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I'm interested in proving the following claim:

Lemma: Let $M$ be an aspherical, closed 3-manifold which is not hyperbolic. Then, there exists a finite cover $M'$ of $M$ and an incompressible embedded torus $T$ in $M'$, such that $T$ is non-nullhomologous in $M'$.

I'm aware that if $M$ is Seifert fibered, then there exists a finite cover $M'$ of $M$ such that $M'$ is a circle bundle over a surface. I would like to say that we can take a further finite cover $M''$ which is a circle bundle over a surface $F$, where $F$ contains an embedded non-separating curve $\gamma$. Then the torus $T$ in $M''$ corresponding to the curve $\gamma$ is non-separating and thus non-nullhomologous.

If the above is correct, then it suffices to prove the Lemma in the case where the JSJ-decomposition of $M$ does not contain any Seifert fibered pieces. However, here I am stuck.

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  • $\begingroup$ Since the tori in the JSJ decomposition are by definition incompressible, it seems we can reduce to the case where the $3$-manifold is geometric, no? $\endgroup$
    – Nick L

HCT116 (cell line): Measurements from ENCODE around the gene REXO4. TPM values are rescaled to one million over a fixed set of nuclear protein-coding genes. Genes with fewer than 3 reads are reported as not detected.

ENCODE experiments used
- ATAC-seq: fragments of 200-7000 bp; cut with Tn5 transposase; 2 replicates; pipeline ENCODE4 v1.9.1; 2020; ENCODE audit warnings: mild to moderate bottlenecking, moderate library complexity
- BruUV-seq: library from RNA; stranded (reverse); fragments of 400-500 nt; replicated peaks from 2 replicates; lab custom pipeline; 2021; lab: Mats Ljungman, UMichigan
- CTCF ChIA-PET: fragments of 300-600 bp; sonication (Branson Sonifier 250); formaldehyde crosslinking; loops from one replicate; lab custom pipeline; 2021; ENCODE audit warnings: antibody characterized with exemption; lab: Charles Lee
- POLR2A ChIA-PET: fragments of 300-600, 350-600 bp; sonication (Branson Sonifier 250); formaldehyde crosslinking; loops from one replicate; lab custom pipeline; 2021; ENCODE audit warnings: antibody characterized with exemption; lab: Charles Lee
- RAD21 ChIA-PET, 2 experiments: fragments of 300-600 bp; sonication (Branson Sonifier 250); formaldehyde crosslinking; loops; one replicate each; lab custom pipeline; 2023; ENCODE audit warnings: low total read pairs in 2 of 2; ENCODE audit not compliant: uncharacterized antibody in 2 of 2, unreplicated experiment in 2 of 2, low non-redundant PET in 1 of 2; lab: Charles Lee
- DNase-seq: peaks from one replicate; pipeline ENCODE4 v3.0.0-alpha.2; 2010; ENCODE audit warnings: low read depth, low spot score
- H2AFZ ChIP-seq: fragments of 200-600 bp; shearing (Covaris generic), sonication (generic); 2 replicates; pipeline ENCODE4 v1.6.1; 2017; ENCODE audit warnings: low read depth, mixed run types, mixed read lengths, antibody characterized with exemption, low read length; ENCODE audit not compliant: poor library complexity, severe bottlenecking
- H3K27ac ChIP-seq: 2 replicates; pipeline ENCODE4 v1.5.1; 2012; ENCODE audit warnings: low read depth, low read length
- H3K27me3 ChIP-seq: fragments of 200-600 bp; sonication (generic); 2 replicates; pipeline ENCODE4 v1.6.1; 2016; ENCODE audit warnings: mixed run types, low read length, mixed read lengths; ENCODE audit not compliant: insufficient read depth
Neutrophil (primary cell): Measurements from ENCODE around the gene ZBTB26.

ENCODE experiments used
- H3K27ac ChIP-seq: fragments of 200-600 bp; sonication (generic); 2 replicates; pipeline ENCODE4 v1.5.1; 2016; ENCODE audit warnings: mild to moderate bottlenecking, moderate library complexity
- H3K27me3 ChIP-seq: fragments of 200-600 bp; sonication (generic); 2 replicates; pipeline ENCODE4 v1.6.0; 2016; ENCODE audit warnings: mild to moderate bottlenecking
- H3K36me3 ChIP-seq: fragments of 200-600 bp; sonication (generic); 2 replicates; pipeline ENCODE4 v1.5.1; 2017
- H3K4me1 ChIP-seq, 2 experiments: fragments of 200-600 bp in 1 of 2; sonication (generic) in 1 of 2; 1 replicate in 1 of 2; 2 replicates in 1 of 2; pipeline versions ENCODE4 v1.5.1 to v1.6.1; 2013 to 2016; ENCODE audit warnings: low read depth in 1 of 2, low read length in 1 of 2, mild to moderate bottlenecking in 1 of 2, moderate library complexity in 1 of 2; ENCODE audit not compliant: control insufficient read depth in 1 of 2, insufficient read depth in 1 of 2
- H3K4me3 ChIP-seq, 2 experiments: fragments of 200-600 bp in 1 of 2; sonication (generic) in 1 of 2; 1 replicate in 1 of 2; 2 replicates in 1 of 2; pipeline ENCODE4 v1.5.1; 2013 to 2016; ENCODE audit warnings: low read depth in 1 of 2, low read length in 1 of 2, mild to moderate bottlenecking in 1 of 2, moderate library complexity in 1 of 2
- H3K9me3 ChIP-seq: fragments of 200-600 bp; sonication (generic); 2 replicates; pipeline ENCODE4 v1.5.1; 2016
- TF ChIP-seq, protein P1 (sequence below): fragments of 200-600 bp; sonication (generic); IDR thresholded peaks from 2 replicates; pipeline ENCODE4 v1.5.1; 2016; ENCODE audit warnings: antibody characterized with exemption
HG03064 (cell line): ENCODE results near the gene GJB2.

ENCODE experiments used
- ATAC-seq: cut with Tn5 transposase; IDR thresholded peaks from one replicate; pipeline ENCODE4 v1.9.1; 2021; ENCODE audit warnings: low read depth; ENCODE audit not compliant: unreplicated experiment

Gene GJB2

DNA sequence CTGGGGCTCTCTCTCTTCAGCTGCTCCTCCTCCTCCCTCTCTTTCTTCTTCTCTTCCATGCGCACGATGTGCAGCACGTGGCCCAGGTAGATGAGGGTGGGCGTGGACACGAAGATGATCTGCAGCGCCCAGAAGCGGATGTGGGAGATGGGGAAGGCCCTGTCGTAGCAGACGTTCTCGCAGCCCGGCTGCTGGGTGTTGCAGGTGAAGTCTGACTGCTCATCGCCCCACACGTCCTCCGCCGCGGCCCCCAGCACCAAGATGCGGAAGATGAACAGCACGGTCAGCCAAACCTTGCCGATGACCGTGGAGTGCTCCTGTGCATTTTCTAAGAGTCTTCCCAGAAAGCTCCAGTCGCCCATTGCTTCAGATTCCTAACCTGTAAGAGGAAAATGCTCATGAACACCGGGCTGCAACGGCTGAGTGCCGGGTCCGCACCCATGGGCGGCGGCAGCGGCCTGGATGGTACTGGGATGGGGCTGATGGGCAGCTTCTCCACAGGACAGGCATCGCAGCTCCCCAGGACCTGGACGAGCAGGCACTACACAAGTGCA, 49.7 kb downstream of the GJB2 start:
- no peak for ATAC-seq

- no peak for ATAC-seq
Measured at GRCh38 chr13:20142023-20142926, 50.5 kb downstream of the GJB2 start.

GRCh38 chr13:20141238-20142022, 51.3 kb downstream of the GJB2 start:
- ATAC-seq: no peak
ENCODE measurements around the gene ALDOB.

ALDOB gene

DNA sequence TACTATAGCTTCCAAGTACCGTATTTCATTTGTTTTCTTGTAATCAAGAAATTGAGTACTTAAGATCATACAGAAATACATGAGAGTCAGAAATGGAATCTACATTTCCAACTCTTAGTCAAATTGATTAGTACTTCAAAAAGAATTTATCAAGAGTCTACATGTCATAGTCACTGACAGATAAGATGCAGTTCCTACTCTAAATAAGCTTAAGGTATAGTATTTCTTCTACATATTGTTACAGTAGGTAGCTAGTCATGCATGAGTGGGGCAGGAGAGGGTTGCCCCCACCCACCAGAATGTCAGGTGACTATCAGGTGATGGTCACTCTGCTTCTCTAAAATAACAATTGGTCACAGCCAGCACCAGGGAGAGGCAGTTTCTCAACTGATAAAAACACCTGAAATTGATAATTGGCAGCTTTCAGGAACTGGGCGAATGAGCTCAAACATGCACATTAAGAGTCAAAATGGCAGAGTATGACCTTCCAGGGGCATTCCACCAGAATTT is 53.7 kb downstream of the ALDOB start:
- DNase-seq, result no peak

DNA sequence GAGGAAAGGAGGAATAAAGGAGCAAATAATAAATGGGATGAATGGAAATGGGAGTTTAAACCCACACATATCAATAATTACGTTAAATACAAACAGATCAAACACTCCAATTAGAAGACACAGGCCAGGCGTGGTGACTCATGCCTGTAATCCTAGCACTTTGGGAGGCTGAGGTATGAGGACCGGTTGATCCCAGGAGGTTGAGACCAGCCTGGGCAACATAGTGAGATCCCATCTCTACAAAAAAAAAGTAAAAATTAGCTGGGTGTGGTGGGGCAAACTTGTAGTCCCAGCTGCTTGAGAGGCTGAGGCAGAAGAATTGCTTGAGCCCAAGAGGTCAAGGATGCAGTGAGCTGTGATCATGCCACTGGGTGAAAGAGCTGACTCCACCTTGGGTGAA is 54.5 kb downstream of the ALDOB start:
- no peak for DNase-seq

Aug 5, 2021 at 20:44
  • $\begingroup$ It’s possible, however, that the tori in the JSJ decomposition are all nullhomologous $\endgroup$
    – 24601
    Aug 5, 2021 at 21:11
  • $\begingroup$ Can you do something like Van Kampen? (as long as the pieces have non-trivial $\pi_{1}$) it seems it will work alot of the time (although I can't prove that). Is there some example where the JSJ tori are null-homologous? $\endgroup$
    – Nick L
    Aug 6, 2021 at 10:06
  • $\begingroup$ The tori are nullhomologous exactly when they are separating in the 3-manifold. How do you suggest I should apply Van Kampen in this situation? $\endgroup$
    – 24601
    Aug 7, 2021 at 9:31
  • $\begingroup$ I am now not so sure anymore sorry. Btw, It seems that there is a proof also for Sol $3$-manifolds. Take a finite cover w,hich is a $T^2$-bundle over $S^1$. Then, a $T^{2}$-fibre of the bundle is not seperating and incompressible. $\endgroup$
    – Nick L
    Aug 7, 2021 at 11:52

1 Answer 1

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Yes, this is true but the proof is somewhat long. You can extract it from the proof of the main result in

Hempel, John, Residual finiteness for 3-manifolds, Combinatorial group theory and topology, Sel. Pap. Conf., Alta/Utah 1984, Ann. Math. Stud. 111, 379-396 (1987). ZBL0772.57002.

Note that the paper operates under the "Haken" assumption, but it is only to ensure that Thurston's Geometrization Conjecture applies to the class of manifolds under consideration. Now, it's not a conjecture but a theorem (due to Perelman).

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